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Education Maintenance Allowance

Part of Opposition Day — [9th allotted day] – in the House of Commons at 5:04 pm on 19th January 2011.

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Photo of John Cryer John Cryer Labour, Leyton and Wanstead 5:04 pm, 19th January 2011

There have been times this afternoon when, apart from losing the will to live while listening to speeches from Government Members, I thought I must have slipped through a glitch in the space-time continuum and landed on another planet. We have been told that, because £30 is too small an amount, we need to abolish EMA; and someone from a sedentary position on the Liberal Benches told us that because the Labour Government refused to extend school dinners, we should abolish EMA. I have heard many Liberal MPs speak. They in particular have an important decision to make, because when they talk about the 90% dead-weight they should worry not about offending us but about offending those people outside who are included in that 90%.

Last week, I was at a meeting with about 120 students from throughout Britain and Simon Hughes indicated clearly that if the Opposition motion was moderately worded and-as I think he phrased it-sufficiently friendly, he would consider going into the Lobby to vote with us. It will be interesting to see whether he does, because if he does not he will have misled those students last week and others at other meetings over the past few weeks. He has a consistent record of doing so, and I shall be interested to hear what he says when he returns to the Chamber.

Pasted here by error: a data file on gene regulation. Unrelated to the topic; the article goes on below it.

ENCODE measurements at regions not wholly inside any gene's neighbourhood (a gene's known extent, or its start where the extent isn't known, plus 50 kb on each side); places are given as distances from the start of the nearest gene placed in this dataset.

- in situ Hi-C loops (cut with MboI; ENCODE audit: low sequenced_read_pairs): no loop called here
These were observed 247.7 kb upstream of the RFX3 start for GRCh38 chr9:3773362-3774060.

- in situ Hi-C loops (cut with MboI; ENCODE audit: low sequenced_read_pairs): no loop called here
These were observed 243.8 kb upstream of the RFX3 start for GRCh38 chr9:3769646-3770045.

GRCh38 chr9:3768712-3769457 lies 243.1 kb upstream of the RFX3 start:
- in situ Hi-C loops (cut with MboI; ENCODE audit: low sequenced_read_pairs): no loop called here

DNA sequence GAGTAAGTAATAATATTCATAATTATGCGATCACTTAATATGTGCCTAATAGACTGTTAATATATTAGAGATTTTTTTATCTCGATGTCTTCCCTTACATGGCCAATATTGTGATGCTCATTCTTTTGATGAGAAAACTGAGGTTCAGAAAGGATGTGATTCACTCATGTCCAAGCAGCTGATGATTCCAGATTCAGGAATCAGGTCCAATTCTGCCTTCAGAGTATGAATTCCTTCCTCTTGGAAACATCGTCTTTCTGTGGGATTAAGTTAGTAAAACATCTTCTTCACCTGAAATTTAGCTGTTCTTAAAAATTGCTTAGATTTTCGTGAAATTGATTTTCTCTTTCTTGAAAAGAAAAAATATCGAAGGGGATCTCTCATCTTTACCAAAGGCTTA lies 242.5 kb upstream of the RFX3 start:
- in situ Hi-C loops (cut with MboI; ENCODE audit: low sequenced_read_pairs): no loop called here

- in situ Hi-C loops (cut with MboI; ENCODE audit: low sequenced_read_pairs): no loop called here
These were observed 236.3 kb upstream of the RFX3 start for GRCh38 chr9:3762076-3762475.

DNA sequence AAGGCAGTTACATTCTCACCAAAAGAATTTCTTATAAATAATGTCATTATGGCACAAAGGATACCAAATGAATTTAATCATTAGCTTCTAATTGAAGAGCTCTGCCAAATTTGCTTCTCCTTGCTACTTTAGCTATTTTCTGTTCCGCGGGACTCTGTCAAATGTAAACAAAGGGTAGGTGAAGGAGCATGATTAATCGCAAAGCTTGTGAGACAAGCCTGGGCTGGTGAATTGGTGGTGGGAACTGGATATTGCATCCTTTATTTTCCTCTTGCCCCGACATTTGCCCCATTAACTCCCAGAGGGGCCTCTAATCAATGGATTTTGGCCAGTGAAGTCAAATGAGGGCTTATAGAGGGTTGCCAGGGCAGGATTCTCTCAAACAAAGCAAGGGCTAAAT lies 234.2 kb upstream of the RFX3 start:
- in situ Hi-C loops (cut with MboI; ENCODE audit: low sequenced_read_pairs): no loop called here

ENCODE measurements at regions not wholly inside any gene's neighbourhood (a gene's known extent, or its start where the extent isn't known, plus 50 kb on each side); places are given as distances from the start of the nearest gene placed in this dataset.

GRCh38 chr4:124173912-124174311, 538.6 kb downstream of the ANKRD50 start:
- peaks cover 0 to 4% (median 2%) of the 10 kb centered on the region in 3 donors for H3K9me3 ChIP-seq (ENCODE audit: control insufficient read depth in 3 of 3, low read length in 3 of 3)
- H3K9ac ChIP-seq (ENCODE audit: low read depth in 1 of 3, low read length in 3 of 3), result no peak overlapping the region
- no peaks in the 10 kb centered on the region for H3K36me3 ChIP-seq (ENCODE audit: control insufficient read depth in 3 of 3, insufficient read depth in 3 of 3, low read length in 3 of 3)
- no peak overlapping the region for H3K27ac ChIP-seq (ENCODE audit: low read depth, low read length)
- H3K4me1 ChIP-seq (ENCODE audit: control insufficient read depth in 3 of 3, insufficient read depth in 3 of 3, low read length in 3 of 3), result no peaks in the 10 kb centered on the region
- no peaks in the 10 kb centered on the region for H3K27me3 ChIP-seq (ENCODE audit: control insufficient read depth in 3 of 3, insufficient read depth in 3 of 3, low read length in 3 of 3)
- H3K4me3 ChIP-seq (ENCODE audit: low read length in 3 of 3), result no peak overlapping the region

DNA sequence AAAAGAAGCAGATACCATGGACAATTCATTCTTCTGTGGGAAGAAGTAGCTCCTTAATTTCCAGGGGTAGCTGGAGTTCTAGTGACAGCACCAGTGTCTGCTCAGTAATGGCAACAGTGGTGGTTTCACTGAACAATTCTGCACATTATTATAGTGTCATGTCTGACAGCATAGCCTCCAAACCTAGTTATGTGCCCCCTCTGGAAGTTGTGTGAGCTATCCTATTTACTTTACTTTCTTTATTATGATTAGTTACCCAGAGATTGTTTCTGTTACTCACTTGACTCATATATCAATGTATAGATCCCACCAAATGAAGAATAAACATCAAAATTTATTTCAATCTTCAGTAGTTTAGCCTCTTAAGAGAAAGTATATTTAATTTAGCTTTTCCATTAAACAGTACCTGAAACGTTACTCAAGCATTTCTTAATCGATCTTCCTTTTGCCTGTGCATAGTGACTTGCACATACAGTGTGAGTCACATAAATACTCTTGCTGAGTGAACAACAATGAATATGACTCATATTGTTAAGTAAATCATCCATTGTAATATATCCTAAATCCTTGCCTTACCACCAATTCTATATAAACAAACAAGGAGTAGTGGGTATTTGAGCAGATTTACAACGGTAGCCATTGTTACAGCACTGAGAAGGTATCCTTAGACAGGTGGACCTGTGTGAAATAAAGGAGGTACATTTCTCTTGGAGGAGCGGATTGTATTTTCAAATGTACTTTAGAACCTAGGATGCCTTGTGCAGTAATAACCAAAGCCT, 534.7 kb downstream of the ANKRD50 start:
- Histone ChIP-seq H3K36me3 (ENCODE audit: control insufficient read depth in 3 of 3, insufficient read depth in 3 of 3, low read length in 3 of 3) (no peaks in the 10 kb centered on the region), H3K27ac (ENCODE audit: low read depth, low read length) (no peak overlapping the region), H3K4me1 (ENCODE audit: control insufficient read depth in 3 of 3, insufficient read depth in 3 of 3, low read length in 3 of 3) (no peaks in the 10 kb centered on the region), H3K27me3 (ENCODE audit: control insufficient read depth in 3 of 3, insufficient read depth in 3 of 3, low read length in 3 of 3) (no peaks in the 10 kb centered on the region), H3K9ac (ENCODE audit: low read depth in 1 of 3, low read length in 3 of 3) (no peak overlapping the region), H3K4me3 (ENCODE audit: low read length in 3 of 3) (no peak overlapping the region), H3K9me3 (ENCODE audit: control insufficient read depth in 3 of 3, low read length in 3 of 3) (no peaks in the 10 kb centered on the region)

I was under the impression that today's debate was about EMA, but according to the Secretary of State it is really about the economy, so let us get one or two facts straight. The real spark for the financial crisis was when BNP Paribas posted its figures on the north American market in autumn 2007. At that point, the British deficit was below 3% of GDP, which I mention because it is the figure in one of the convergence criteria written into the Maastricht treaty by Conservative Ministers, who at the time said that it was quite tight-but achievable. We achieved it year after year, as we did the 60% debt figure that is also in the criteria, but, after the events involving BNP Paribas, followed by Lehman Brothers and Northern Rock, the deficit had to mount because we had to intervene continually. That was the root of the financial crisis